Tag Archives: Sri Lanka

how to make a Vesak lantern

One of the most common search engine phrases that brings people to this blog is “how to make a Vesak lantern” so I’ve decided to post step-by-step instructions. I mean, who better than a half-Jewish white girl from Canada, right?

Vesak is the Buddha’s birthday, enlightenment day and death day and is celebrated on the full moon in May. It’s a big deal in Sri Lanka. We’ve celebrated it there and also here in Toronto. Please keep in mind this is not how my children’s father made his Vesak lanterns. He likes to remind me that they didn’t have bendy straws or twist ties and they had to splinter bamboo sticks and then tie them together with string or flexible rubber bits that they pulled off trees and no he can’t remember what kind of tree.

There are lots of styles of Vesak lanterns. We’re making this kind:


Credit for all techniques goes to my mother-in-law who made that one when we were all in Berlin back in 2009.


  • bendy straws
  • twist ties or string
  • cardboard
  • tissue paper
  • scissors
  • glue
  • tape
  • wire or string to hang the lantern
  • small candle that will stand up on its own (like a votive or a tea-light)

Take four straws and bend them 90 degrees. Squish the shorter end and insert it into the longer end of the next straw to form a square. Do this six times to make six squares.


Using twist ties or string, attach four of the squares together at the corners to form a ring:


Then attach one square to the top and one square to the bottom by tying (or twist-tying) all four corners.


Now cut a cardboard rectangle to fit inside one of the straw-frame squares. This is going to form the bottom of your lantern where the candle is going to sit. Tape it in place. Don’t let the cardboard extend beyond the straws because that will get in the way of the tissue paper that we’re glueing on next.


Now cut four squares and eight triangles of tissue paper. Measure out the first square and triangle by placing the straw frame on the tissue paper and tracing the outside of the shape. Make your tissue squares and triangles just a bit bigger than the straw frame but not much. You only need enough at the edges to wrap about half-way around the straws. Alternate your colours however you like.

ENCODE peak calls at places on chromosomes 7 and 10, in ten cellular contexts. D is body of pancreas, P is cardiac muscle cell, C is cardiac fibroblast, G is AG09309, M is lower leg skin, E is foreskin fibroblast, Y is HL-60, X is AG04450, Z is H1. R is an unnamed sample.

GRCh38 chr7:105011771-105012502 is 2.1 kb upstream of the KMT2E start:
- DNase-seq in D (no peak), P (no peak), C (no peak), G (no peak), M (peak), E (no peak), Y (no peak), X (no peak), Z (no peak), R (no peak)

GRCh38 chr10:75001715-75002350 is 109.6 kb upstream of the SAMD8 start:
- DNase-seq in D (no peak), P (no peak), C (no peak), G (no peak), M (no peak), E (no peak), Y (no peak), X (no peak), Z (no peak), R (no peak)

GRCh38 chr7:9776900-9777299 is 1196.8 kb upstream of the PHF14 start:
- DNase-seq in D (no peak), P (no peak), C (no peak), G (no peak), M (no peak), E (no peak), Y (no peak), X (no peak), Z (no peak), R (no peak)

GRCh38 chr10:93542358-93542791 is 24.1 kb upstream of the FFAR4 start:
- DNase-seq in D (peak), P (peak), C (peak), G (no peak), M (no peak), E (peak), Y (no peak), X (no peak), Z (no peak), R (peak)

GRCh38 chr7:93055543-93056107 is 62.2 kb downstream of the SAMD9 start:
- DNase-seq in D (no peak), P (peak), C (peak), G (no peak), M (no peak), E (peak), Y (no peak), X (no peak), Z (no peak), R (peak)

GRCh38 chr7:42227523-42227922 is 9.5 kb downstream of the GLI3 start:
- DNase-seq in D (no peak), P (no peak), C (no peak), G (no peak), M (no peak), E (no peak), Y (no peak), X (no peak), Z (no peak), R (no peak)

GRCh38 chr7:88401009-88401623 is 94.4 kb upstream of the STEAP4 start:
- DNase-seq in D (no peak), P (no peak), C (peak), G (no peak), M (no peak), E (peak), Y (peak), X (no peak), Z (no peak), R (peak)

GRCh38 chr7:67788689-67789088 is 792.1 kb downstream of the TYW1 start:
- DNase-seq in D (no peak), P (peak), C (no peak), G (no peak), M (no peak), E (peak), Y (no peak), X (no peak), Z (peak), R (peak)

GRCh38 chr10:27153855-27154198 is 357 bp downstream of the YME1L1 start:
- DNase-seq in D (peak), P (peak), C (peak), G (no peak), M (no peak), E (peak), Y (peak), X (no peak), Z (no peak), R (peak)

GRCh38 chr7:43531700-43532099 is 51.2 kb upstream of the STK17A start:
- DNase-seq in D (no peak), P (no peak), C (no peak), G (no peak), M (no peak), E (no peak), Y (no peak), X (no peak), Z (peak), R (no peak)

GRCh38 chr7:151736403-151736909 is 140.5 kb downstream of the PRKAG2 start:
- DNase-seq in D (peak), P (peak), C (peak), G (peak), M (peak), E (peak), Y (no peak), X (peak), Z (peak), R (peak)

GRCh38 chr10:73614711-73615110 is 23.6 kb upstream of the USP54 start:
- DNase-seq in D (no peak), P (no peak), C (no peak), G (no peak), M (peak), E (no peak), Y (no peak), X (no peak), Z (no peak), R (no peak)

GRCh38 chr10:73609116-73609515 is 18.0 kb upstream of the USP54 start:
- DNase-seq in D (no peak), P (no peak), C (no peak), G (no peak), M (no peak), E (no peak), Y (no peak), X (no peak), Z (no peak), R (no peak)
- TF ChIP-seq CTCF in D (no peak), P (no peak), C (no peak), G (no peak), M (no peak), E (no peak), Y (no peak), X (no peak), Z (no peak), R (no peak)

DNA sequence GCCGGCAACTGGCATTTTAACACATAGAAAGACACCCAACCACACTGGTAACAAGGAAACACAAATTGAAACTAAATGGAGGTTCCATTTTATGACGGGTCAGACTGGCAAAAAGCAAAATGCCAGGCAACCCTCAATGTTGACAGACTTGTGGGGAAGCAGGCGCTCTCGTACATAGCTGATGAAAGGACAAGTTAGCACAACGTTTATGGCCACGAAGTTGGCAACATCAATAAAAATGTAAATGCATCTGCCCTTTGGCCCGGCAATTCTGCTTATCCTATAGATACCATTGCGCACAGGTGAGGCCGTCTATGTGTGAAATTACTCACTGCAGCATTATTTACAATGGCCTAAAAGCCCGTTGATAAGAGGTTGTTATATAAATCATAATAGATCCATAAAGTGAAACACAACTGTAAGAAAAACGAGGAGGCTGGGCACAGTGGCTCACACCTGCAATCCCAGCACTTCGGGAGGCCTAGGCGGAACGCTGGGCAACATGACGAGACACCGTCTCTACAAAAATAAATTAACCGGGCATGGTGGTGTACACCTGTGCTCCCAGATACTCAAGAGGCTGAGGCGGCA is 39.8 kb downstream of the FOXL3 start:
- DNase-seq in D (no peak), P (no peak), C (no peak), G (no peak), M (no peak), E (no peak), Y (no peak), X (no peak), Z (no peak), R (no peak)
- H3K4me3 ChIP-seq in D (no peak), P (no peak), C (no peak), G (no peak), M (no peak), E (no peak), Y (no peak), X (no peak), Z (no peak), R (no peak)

Put glue around the edge of your square or triangle and glue it on to the straw frame. I find that liquid white glue works better than glue sticks. It’s a bit wet and messy but it holds well once it dries. And this year I didn’t even have to do it because my kid and her friend now have enough manual dexterity and perfectionist tendencies to manage it themselves!




Make sure not to tissue over the top: guaranteed to send your lantern up in smoke. Once all your tissue paper is in place, your lantern is constructed and now we move on to decorations!

To make a frill around the bottom of your lantern, fold a piece of tissue paper like a fan, leaving a band unfolded at the top. Then, holding your scissors at an angle, cut into the folded portion at about 3 cm intervals. Don’t cut into the band at the top.

Next, unfurl! This very dramatic trick shocked me at the ripe old age of 34 when I first saw my mother-in-law gently shake out a banner of zig-zagged tissue fringe. Am I the only one who missed this trick back when I fan-folded every piece of paper I came across? Am I? When you cut on an angle you get zig-zagged fringes! I had no idea.


Glue your dramatic zig-zagged fringe around the bottom of your lantern. Poke two small holes in the tissue near the top and make a handle out of wire or not-so-flammable string to hang the lantern.


You’re done! Unless you like more decorations. If you do, you can add tissue paper ruffle along all the seams to hide the tissue overlap and glue blobs. Just cut a strip of tissue paper and glue it scrunchily (that’s a word) along the seam. You can also cut out snowflakes to enhance the sides and tape or glue them on. We haven’t done that yet but you can see the scrunchies and the snowflakes on the finished lantern at the top of this post.

Put a candle on the base, wait for it to get dark and light ’em up! (The cylindrical lanterns are from the dollar store. It takes too long to hand-make enough lanterns for a good display. Don’t judge me).

Happy Vesak!


a neighbourhood gem